“Fox News is a hate-for-profit racket that gives a megaphone to racists and conspiracists ― it’s designed to turn us against each other, risking life & death consequences, to provide cover for the corruption that’s rotting our government and hollowing out our middle class,” Warren wrote in a series of tweets.
She said Fox News tries to sell itself as a “reputable news outlet” by mixing its “bigotry, racism, and outright lies” with some legitimate journalism in order to bring in ad money.
“A Democratic town hall gives the Fox News sales team a way to tell potential sponsors it’s safe to buy ads on Fox ― no harm to their brand or reputation (spoiler: it’s not),” she said. “I won’t ask millions of Democratic primary voters to tune into an outlet that profits from racism and hate in order to see our candidates ― especially when Fox will make even more money adding our valuable audience to their ratings numbers.”
Fox News did not immediately return a request for comment.
Warren’s decision is a notable break from fellow progressive Sen. Bernie Sanders (I-Vt.), who was the first 2020 Democratic presidential candidate to agree to a Fox News town hall.
His decision to do so came a few weeks after The New Yorker published a lengthy investigation outlining the extensive ties between Fox News and the Trump administration, two entities that swap staff and take their cues from each other.
In an April interview with HuffPost, Sanders said he believed that Fox News was largely a propaganda arm of the White House, but that he still thought it was important to talk to its viewers and say President Donald Trump had lied to them.
Sen. Amy Klobuchar (D-Minn.) has participated in a Fox News town hall since Sanders did one in April; Sen. Kirsten Gillibrand (D-N.Y.) and Pete Buttigieg, the mayor of South Bend, Indiana, have ones scheduled. Julian Castro, a Cabinet secretary for President Barack Obama, is in the process of scheduling one, and Sen. Cory Booker (D-N.J.) and former Rep. Beto O’Rourke (D-Texas) are considering them.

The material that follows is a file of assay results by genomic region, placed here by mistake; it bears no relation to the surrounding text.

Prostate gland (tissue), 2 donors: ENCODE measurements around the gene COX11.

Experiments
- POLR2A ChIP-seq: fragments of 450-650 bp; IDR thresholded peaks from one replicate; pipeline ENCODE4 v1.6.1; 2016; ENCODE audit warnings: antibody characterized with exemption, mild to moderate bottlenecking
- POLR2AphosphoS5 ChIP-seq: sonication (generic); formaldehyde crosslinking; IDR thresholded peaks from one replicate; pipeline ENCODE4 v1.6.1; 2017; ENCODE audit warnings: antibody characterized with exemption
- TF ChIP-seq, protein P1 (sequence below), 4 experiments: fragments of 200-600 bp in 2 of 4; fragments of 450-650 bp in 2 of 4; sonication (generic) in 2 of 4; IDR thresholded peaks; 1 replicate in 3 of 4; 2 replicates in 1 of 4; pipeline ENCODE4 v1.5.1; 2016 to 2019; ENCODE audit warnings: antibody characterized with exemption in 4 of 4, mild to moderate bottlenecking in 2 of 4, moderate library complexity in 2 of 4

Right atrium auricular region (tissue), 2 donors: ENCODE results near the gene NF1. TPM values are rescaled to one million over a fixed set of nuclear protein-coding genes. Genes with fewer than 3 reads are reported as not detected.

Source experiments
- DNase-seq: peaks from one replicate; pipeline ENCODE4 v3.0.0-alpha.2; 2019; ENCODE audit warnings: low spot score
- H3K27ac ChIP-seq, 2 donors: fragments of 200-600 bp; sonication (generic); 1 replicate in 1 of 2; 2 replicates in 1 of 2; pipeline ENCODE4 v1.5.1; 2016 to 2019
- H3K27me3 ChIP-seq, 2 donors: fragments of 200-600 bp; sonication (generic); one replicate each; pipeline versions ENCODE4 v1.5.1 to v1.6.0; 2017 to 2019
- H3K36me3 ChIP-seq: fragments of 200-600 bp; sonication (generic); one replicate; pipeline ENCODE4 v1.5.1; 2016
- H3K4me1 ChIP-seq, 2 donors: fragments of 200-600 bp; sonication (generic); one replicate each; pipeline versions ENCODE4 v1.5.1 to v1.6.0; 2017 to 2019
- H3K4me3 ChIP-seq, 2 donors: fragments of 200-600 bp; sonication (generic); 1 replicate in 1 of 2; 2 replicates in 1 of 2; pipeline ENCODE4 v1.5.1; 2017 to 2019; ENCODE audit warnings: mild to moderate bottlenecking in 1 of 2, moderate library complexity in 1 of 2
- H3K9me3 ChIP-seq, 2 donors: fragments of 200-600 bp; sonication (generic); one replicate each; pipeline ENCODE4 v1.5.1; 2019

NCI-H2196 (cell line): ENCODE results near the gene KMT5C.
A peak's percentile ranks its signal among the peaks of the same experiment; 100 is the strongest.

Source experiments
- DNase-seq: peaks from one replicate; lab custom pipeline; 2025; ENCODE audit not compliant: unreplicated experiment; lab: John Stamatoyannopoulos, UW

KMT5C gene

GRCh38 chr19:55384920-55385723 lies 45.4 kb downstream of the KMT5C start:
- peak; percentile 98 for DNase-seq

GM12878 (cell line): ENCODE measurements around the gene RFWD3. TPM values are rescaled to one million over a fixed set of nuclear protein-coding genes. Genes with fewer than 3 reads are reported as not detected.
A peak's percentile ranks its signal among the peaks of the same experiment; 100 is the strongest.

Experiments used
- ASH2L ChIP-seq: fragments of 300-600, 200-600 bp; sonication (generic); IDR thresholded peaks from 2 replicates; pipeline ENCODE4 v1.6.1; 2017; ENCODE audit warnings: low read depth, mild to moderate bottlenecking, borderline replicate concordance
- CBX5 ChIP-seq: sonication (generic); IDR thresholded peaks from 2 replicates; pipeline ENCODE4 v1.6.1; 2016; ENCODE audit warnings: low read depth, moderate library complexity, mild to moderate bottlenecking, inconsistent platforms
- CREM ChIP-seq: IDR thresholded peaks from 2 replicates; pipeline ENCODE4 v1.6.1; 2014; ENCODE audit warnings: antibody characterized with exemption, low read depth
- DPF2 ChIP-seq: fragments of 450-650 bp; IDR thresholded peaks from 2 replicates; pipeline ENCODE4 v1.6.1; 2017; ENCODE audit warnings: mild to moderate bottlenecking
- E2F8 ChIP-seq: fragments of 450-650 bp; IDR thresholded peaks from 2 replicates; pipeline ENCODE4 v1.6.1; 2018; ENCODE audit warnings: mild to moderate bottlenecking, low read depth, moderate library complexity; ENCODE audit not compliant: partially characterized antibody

Sen. Kamala Harris (D-Calif.) said she would “think about it” when asked in April whether she’d do one, adding that she believes the network’s viewers are reachable.
“As far as I’m concerned, every vote is on the table. I’m not excluding anyone in terms of trying to earn their vote and compete for their vote. So...that’s how I feel about the audience,” she told “Pod Save America.” “There’s a whole other conversation about how Fox News does their work and the bias with which they do it.”
Warren said Tuesday that she had made herself available in other ways. She said she has held town halls in 17 states and Puerto Rico, including places that Trump won, like Mississippi, Texas, West Virginia and Alabama. Warren won’t be banning Fox News journalists from her events ― she simply won’t be giving the network exclusive content that it can monetize.
“I’ve done 57 media avails and 131 interviews, taking over 1,100 questions from press just since January,” she tweeted. “Fox News is welcome to come to my events just like any other outlet. But a Fox News town hall adds money to the hate-for-profit machine. To which I say: hard pass.”